It is a testament to how obscenely wealthy Mike Bloomberg is that he can find so many different ways to waste money on social media. There are the weird tweets about meatballs. There is the campaign to pay meme thieves to post lame endorsements on Instagram. And there’s the campaign of “digital field organizers” who get $2,500 bucks a month to spam their phone contacts and social media followers.
That last one made headlines last week after it raised a myriad of questions about legality, transparency, and disclosure. Paying people who are technically employees to talk up a candidate online is different from buying an ad, and precisely who gets paid dictates if it even counts as a political ad on a platform like Facebook (in short: paying an account holder to post is not an ad, paying a platform to boost its visibility is). A Bloomberg spokesperson told the Washington Post, “We ask that all of our deputy field organizers identify themselves as working on behalf of the Mike Bloomberg 2020 campaign on their social media accounts.” (Some might argue that, in the current political climate, asking is different than requiring, and any norm that’s not a hard-coded rule is effectively worthless.)
The effectiveness of these social media campaigns is nebulous, since they exist somewhere between a brand campaign (getting a guy’s name out there) and a direct-action campaign (getting people to vote for the guy). Even knowing this, however, the Bloomberg digital program is remarkable in its uselessness. Don’t take my word for it; the organizers will tell you themselves.
From the Los Angeles Times:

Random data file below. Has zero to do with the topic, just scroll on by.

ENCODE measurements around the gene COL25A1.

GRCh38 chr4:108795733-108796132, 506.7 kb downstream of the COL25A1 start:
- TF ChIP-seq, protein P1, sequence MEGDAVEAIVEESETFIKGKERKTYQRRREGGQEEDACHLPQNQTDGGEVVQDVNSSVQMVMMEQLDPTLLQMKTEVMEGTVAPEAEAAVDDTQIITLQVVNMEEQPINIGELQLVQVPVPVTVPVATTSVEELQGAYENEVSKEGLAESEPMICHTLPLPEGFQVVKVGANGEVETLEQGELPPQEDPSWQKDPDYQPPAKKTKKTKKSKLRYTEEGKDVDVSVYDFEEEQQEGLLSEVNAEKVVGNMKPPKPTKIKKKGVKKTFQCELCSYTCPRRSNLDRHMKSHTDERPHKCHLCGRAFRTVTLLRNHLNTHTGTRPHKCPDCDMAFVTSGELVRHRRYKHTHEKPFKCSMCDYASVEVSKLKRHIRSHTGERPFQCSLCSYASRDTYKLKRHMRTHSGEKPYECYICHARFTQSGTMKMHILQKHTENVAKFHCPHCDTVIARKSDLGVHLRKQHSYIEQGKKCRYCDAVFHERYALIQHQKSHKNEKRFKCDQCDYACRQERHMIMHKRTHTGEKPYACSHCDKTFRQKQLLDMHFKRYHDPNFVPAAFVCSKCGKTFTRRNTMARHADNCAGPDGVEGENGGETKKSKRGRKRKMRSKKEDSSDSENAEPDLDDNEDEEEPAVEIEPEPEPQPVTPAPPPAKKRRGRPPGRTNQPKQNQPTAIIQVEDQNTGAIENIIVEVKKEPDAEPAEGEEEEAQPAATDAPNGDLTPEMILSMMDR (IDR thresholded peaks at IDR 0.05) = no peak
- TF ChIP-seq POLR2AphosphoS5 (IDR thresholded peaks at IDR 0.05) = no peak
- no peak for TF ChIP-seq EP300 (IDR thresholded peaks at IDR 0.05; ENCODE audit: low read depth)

A look inside the strategy … shows that many have been using accounts created within the last month for their Twitter posts. At least two had openly posted in support of other candidates. And unlike the high-profile influencers the campaign recently hired to create viral memes, the vast majority of these organizers have modest personal audiences. On Twitter, many have fewer than 20 followers.
Additionally, the employees were so unenthusiastic about the work that some just copy-and-pasted the materials that the campaign had supplied, garnering almost no engagement from their assumed (and tiny) audience. “Some organizers were so robotic in their tweeting,” the Times found, “that Twitter suspended their accounts Friday evening after The Times inquired about whether their behavior complied with the platform’s rules on spam and manipulation.” At least 70 accounts disappeared.
One worker instantly followed up a pro-Bloomberg text message he was required to send with, “Please disregard, vote Bernie or Warren.”
It is the most brazen illustration of Bloomberg’s strategy of spending endlessly on programs that cash-strapped campaigns would never be able to afford. To put it in perspective, the $1.25 million reportedly earmarked for this particular initiative is equivalent to Pete Buttigieg’s entire TV ad spend in Nevada (and only a quarter million less than Sanders’s and Warren’s).
For these incredible efforts, the organizers are paid $2,500 a month — a princely sum to do nothing but post random digital fluff that nobody is going to see. A Bloomberg campaign aide told the L.A. Times, “The only thing that was taken into account was whether applicants had social media accounts and knew how to use them.” Clearly.